This review contains spoilers.
Five books in, it’s becoming increasingly apparent that Seanan McGuire’s Toby Daye series is very interested in family – both the nuclear kind and the found kind. It’s an interest that’s been present throughout the series: in its procedural focus on biological parentage and the power carried in the blood; in the fairy lord Sylvester’s complicated relationship with his traumatised daughter Rayseline; in the importance that fae culture places on which of Oberon’s wives everyone is descended from. But it’s brought into sharp focus in One Salt Sea when Toby must investigate the kidnapping of three children – one of them her own estranged daughter Gillian – in order to save the fae kingdom from all-out war.
Toby has a lot to lose by this point: having begun the series in Rosemary and Rue as an outsider, lost to her human family because of Faerie and thus too angry at the fae to associate with them any more, she’s spent five books forming social and familial connections that cement her place in fae society. Many of these bonds are bonds of obligation, the fae being big on promises and formal reciprocal arrangements: Toby has sworn an oath to serve her lord Sylvester; she and the sea-witch the Luidaeg are connected by a somewhat convoluted system of favours and debts; and by the end of One Salt Sea she has officially taken on the young fae noble Quentin as her squire. It’s clear that these essentially legal relationships are founded in real love and respect, although this isn’t always the case: for instance, Toby’s ultimate allegiance technically lies with the unstable Queen of the Mists, for whom she has only contempt.
Her less formalised relationships aren’t any less strong: look at her sister of sorts, May, the Fetch who was supposed to be an omen of her death and ended up moving in when she failed to die. And by One Salt Sea Toby has not one but two possible love interests: Connor, the Selkie whose marriage to Rayseline has been dissolved because of Rayseline’s instability; and Tybalt, the King of Cats, whose relationship with Toby has been shaky in the past but is gradually becoming stronger.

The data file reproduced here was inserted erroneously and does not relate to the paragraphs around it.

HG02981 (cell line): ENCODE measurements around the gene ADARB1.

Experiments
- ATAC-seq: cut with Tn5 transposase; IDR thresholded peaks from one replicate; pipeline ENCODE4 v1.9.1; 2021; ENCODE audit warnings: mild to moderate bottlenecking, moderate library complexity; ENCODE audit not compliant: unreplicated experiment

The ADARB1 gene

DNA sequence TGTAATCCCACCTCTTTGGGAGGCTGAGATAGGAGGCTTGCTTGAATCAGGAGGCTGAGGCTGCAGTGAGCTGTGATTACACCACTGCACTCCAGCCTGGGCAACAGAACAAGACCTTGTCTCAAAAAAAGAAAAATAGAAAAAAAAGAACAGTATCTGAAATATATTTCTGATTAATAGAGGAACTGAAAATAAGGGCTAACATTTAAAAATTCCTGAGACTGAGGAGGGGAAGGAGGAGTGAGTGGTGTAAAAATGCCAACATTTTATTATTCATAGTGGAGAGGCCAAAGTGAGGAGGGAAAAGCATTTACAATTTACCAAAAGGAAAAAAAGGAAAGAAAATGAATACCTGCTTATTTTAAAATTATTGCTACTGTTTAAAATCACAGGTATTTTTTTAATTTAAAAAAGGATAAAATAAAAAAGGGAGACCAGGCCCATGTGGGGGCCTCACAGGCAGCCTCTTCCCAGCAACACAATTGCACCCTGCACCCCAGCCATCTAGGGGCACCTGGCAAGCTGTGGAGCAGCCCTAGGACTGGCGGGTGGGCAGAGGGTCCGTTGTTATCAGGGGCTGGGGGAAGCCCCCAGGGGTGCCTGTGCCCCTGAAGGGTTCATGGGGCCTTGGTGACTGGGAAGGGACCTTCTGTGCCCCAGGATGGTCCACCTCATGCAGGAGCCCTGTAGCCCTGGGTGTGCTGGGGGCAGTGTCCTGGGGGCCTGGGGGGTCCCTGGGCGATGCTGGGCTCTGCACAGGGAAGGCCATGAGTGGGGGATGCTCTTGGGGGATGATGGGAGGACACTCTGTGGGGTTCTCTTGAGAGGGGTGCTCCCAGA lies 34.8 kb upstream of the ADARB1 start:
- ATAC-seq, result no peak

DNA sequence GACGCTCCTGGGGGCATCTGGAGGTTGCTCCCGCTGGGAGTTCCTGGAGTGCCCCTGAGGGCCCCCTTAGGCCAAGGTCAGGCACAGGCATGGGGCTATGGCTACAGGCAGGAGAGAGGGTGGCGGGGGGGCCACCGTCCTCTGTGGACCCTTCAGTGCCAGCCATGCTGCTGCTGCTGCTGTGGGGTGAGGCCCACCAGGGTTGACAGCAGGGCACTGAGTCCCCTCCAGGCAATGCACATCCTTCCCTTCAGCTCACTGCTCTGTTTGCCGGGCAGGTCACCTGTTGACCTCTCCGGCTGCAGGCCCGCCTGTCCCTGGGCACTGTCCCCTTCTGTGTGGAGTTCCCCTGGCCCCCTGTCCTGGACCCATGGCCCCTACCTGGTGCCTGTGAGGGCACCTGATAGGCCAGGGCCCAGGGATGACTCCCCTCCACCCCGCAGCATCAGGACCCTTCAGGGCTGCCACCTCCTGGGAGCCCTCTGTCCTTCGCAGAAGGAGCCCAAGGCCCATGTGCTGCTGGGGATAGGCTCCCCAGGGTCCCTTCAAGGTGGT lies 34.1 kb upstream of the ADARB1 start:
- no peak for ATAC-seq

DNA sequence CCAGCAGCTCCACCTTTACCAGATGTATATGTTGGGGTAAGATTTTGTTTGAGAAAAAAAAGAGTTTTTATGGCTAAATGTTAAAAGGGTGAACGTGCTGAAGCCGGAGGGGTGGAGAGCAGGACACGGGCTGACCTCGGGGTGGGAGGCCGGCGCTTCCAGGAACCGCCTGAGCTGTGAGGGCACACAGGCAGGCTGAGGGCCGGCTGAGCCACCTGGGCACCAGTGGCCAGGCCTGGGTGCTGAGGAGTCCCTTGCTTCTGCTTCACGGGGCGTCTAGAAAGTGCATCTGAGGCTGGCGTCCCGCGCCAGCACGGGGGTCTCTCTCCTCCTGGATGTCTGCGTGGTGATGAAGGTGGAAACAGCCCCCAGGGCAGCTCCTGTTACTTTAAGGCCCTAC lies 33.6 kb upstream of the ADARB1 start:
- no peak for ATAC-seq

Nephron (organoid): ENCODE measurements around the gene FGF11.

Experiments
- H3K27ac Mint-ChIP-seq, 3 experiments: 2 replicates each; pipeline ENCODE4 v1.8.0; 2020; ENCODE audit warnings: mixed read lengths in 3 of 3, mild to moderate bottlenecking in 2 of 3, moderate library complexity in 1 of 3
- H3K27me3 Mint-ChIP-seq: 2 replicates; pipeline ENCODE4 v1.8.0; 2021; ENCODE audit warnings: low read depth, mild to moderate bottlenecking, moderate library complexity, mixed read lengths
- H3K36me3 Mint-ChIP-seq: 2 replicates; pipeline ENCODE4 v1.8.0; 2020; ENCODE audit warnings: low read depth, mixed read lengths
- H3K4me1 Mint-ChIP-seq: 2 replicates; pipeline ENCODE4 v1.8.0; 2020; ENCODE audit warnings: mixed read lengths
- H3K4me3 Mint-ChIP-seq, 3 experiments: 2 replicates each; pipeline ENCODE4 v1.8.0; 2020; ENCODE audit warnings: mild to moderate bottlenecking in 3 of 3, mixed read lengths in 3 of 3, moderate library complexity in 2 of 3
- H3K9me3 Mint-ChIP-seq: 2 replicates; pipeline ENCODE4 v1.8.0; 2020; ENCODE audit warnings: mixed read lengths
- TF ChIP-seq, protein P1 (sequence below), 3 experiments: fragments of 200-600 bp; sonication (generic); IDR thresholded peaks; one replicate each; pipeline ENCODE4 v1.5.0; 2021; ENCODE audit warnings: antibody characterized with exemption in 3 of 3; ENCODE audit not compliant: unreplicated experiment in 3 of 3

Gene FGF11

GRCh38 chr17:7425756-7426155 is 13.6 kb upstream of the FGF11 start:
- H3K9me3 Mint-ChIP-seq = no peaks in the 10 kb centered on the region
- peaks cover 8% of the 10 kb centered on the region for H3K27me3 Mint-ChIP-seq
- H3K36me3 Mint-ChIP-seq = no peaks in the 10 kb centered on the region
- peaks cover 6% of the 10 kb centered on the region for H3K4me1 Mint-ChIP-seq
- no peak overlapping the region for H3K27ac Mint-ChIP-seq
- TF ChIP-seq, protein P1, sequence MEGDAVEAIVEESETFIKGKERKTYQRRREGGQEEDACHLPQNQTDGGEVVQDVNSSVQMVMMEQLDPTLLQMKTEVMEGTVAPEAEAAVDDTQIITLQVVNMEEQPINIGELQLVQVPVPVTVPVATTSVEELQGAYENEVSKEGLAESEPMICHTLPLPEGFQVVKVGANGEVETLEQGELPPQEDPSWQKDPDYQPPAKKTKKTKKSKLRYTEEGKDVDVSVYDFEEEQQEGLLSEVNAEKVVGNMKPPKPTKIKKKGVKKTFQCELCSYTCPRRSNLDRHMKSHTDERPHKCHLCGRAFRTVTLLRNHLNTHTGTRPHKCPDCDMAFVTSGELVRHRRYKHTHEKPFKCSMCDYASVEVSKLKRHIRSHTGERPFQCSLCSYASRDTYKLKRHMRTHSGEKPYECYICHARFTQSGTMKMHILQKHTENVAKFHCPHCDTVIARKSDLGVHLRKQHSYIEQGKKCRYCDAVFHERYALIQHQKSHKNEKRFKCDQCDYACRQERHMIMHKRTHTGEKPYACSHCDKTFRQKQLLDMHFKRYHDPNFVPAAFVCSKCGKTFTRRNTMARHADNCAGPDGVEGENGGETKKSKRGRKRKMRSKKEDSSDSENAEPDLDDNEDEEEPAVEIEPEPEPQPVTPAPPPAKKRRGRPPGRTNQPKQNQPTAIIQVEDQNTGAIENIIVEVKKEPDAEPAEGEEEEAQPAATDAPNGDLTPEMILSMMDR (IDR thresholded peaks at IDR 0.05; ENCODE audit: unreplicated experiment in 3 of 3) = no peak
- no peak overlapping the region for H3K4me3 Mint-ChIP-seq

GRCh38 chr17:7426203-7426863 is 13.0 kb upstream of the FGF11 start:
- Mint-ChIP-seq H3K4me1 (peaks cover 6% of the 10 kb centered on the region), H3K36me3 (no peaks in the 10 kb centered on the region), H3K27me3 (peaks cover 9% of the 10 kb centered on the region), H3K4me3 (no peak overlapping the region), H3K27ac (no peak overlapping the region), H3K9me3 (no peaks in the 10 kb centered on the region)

That last thing is key, I think: one of the things that powers this series is this process of Toby settling herself into a new family and society, forming new links over time. These relationships feel lived in, and Toby feels embedded in her world as a result.
This embeddedness ties in to the theme of heroism that I wrote about in my review of the fourth novel in the series, Late Eclipses. It’s clear that Toby’s connections to her community enable her heroism: they give her the emotional resources to protect those she loves at her own expense, and to go on when they’re removed from her life. Towards the end of the novel, Toby saves Gillian’s life by doing something that will mean she’ll never see her again: their estrangement will be permanent. It’s a devastating choice, but it’s a choice that she survives because of the support she gets from her friends and found family. Similarly, when one of her love interests dies at the end of the book, we get the sense that she’ll go on despite her grief because of the people she still has around her – unlike many a romantic heroine.
This is quite a nuanced look at the important role that community plays in allowing individuals to do good, and it’s one of the things that marks the Toby Daye series out from a lot of urban fantasy, which tends to be rather individualistic in focus. I do think the novels continue to suffer from repetitiveness – there’s a lot of running around that doesn’t correspond to actual plot development – and McGuire’s writing isn’t as polished as it could be. But this sense of groundedness in a specific community, a specific world with its own social rules, means it’s a series that I’ll keep returning to when I’m in the mood for a light, fun, satisfying read.